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Directly from the producer to the consumer, the sign says.

Many–not all–of the stands are local producers. That means the person who grew the food is standing there selling it to you. They increasingly are going bio, or organic, but it involves lots of paperwork that some don’t want to deal with. As a friend told me when I first arrived in Carcassonne, most of the people in the region are way too cheap to use a drop more fertilizer or pesticide than they absolutely have to and will go without whenever possible. So I don’t sweat the bio label and just stick to the locals.

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Garlic!

Although I might have a list of things I need, it’s short–along the lines of don’t forget garlic. Instead, the best way to shop the market is to listen to the market. It will tell you what’s in season.

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Earlier this summer, cherries. No more.
apricots
Apricots arrive, overlapping with cherries and still around.
nectarines
Then come peaches and nectarines (white and yellow. We like the yellow ones). They’re still tasty and plentiful, therefore it’s still summer.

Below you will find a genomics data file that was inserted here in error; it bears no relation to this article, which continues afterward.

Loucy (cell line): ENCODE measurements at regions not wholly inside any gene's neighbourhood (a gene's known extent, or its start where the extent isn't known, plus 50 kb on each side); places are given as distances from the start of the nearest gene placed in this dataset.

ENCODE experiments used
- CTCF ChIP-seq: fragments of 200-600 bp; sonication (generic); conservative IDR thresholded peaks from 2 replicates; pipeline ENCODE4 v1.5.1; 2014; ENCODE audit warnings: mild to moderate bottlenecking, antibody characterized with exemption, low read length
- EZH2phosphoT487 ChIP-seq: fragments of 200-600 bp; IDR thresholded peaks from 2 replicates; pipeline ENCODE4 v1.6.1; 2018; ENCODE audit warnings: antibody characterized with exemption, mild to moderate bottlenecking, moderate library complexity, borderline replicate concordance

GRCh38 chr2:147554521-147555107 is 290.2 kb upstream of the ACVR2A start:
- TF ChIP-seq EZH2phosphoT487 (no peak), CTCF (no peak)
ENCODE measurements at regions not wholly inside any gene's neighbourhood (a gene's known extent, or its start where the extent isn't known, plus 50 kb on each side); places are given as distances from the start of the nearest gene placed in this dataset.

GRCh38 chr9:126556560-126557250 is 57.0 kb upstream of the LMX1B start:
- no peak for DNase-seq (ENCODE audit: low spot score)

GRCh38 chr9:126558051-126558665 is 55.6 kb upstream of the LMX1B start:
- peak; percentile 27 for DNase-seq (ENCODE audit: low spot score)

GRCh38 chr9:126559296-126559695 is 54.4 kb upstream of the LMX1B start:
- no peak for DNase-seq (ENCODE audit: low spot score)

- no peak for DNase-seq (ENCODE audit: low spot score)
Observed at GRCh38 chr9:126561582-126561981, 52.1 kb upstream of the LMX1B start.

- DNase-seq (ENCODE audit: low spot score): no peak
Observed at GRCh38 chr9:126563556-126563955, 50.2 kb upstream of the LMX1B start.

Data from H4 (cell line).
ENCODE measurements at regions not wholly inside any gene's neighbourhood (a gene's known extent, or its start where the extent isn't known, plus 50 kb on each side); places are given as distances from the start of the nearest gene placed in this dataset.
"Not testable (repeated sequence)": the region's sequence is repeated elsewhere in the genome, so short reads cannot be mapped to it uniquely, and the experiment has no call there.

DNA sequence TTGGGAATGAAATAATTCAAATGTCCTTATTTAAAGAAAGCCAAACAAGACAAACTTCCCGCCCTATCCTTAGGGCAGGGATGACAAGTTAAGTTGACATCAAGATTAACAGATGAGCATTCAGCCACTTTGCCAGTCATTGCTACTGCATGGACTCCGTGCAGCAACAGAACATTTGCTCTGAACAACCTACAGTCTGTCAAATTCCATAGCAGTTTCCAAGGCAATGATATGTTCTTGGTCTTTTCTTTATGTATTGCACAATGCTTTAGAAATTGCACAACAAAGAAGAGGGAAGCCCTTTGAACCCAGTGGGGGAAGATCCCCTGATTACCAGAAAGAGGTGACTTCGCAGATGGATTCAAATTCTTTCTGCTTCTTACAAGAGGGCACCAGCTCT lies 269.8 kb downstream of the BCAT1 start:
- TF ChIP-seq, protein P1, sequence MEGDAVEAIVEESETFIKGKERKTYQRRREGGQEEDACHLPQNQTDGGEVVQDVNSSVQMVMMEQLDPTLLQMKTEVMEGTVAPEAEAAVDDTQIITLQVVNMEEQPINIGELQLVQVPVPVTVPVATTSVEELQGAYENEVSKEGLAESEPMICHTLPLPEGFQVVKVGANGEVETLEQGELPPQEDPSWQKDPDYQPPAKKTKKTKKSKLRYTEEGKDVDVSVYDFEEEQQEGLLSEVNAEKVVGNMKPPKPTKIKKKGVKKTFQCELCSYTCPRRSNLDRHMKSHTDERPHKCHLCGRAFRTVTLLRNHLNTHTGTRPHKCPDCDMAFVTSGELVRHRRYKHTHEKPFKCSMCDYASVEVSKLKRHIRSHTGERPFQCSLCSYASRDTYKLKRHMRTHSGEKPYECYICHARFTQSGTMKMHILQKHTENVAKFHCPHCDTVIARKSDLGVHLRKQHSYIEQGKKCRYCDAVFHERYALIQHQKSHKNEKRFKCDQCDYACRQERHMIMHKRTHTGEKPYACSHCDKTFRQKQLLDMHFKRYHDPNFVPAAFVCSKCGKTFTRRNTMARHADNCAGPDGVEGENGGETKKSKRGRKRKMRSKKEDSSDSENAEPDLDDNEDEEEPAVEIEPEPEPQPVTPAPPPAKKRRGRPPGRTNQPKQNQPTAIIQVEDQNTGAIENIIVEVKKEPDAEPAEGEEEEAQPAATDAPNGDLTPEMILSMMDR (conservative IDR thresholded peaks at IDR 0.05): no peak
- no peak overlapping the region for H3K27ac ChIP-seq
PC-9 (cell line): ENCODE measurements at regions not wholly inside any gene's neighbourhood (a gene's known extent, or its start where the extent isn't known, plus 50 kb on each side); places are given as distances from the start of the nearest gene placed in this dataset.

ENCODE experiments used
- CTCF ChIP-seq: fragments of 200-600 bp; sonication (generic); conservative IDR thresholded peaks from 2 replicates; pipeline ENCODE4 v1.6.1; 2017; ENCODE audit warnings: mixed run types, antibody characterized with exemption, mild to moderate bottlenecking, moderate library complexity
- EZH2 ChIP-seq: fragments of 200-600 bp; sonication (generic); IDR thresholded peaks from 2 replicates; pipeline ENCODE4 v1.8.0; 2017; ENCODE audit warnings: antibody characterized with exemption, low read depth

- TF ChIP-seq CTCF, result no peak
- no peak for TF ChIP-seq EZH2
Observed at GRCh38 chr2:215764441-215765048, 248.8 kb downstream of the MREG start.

The other tip is to go early, which I often am guilty of not doing. You get the best choice, it’s less crowded, and it’s important not to hurry. Take the time to assess the produce, and also to assess the protocol of each stand. Some serve you and get riled if you touch anything. These usually have lines, and cutting will bring the wrath of the regulars down upon you. Others are a jostling jungle requiring you to reach between arms and torsos to get at the pile of produce and then to get the attention of the vendor to weigh it and to pay.

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Figs. So delicate. To avoid smashing them, just buy and shove directly into mouth.
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Figues longues d’août–long August figs

First, walk around the entire market. It’s the best way to gauge what is bountiful at the moment. The vendors usually align prices, but you might see that one has particularly good-looking beans, or another has a bumper crop of zucchini for a bargain.spices bagsspices cinnamonIf you say hello and smile, and if the stand isn’t too busy, the vendor will likely start up a conversation, or join in one if you initiate. That’s where magic happens, where you get a family recipe or a really good idea for dinner or a restaurant recommendation–sometimes from the vendor but sometimes from other market-goers picking out their produce next to you. And if the vendor likes you, you’ll be rewarded with a bunch of parsley as a gift, or an extra onion, or some such.

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Goat versions of popular cheeses. Note the two-month-old tomme on the right; there are different ages, all marked.

Many stands offer samples–taste the melon, the ham, the hard sausage, the cheese. A good way to discover. It’s how I learned that ugly flat peaches are amazing.